Numerous water main breaks on Hamilton roads lead to emergency funds approval

City Council approved Hamilton’s share of emergency funding Wednesday night for a water main replacement project after numerous breaks in recent days on Tari Court.

The state will pay for 90% of the cost to replace water main lines in the Columbia Heights subdivision, which includes Tari Court, Tari Lane, Wildwood Court, Rost Hill Drive, and Columbia Road, according to a letter City Manager Joshua Smith received from Ohio Public Works Commission Director Linda Bailiff at around noon Wednesday.

In order to receive the grant funding, which is to not exceed $745,020, a signed Ohio Public Works Commission project application had to be submitted within 30 days. City Council added the financial request to Wednesday’s City Council meeting agenda so as not to delay the project any further. Hamilton’s share of the project is just under $82,780.

Caitlyn Dasenbrock, of Tari Lane, serendipitously came to City Council Wednesday to seek an update on the project, “making sure that this is going to get done because we’re tired.”

She said her neighborhood had another main break on Tuesday, and one over this past weekend, which damaged her vehicle as well as one of her neighbors. Those who had vehicles damaged due to water main breaks were provided insurance claim forms to be submitted to the city’s insurance company, according to the city.

Hamilton Director of Infrastructure Edwin Porter said they’ve worked diligently on seeking emergency funding for the main breaks over the past week. He said they’d be able to within the next couple of weeks, and they should complete the project within a few months.

“Hopefully, we can get the project installed before the weather turns and restore the asphalt,” Porter said.

If the asphalt isn’t able to be laid by mid-December, there will be a temporary patch over the roads, and the city will come back to repave the road in the spring in the asphalt plants reopen.

During the course of the project, Porter said there would be troubleshooters driving the subdivision twice a day “proactively inspecting” the water mains during the project timeline, and if any leaks or seepage were detected, crews would make repairs before a main break could occur.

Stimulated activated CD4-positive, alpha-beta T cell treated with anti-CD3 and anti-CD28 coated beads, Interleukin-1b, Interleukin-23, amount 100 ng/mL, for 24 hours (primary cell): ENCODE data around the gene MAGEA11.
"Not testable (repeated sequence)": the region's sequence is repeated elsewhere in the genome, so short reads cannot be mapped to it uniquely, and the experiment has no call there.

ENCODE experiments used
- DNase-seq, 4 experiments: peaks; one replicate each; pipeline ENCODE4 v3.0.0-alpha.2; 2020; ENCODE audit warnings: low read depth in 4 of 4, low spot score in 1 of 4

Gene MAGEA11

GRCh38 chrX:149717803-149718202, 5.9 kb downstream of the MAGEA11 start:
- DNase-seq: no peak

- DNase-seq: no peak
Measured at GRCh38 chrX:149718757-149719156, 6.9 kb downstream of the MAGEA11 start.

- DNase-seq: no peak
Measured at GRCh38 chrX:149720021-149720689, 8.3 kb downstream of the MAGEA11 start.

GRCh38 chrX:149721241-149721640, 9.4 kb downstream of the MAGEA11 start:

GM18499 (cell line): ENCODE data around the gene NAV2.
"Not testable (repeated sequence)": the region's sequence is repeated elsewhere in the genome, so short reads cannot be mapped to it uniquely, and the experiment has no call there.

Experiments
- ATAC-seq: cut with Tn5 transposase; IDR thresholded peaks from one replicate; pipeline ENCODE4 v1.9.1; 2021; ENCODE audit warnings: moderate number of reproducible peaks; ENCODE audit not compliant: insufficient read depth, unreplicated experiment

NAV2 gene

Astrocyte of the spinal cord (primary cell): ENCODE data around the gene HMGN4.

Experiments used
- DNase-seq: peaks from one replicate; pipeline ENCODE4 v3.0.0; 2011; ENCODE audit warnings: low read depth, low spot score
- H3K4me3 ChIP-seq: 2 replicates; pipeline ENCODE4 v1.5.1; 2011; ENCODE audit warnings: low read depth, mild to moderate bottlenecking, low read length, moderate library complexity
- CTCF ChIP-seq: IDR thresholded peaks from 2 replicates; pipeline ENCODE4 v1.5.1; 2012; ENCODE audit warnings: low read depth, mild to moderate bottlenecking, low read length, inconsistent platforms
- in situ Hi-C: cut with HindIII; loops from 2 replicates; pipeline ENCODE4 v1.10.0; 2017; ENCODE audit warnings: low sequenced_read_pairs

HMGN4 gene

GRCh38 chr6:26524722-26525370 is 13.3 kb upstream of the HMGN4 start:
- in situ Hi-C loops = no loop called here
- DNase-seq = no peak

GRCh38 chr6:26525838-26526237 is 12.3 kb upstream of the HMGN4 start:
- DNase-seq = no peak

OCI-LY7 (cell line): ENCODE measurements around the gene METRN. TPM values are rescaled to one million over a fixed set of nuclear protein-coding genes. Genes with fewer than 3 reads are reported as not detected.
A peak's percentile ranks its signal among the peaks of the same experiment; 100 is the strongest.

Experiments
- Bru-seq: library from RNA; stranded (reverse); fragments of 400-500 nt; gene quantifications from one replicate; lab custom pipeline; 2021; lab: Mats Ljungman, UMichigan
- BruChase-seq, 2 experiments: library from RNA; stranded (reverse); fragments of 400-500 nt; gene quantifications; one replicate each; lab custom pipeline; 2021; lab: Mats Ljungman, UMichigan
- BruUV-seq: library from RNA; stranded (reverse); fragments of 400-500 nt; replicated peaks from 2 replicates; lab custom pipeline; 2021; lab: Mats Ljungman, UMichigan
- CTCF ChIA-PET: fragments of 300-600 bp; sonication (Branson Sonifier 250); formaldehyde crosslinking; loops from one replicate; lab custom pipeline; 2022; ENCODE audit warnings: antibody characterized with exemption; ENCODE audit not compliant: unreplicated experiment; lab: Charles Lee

Last week, the Journal-News reported that residents on Tari Court had seen as many as eight water main breaks in 13 months, including five over the summer and one last weekend when several residents had some type of water in their basements.

Hamilton Public Works Assistant Director Dan Arthur told the Journal-News he met with one of the property owners last week about the project, and confirmed the construction drawings were completed and were investigating “to see if there is an option to fast-track this project as a change order.”

It had been estimated to cost to make the repairs in the subdivision would be between $700,000 and $800,000.

Arthur said this project was Hamilton’s “number one priority” for the city’s water distribution system because of the number of breaks that area had been experiencing.

He said the reason for the frequent breaks was the chlorine dioxide used in the water treatment process for disinfection seemed to react with the High-Density Polyethylene pipes and make them brittle.

The city planned to make water main repairs for the subdivision in 2023, along with other infrastructure projects. The loan request for the Columbia Heights subdivision has been withdrawn since the city received the emergency grant funding.

However, in January, the city is expected to hear if they are approved for an OPWC loan and grant. The city is seeking a $2.4 million 30-year, no-interest OPWC loan to replace water main pipes on Milleville and Donna avenues, and add 165 feet of water main on North Gersam Avenue.

Hamilton is also seeking a $1.23 million OPWC grant for concrete repairs and street resurfacing that would impact several streets.

The city had withdrawn a loan request to replace water main pipes on Williams Avenue, from Neilan Boulevard to Pleasant Avenue, because there wasn’t enough OPWC funding to support the project, Porter said.

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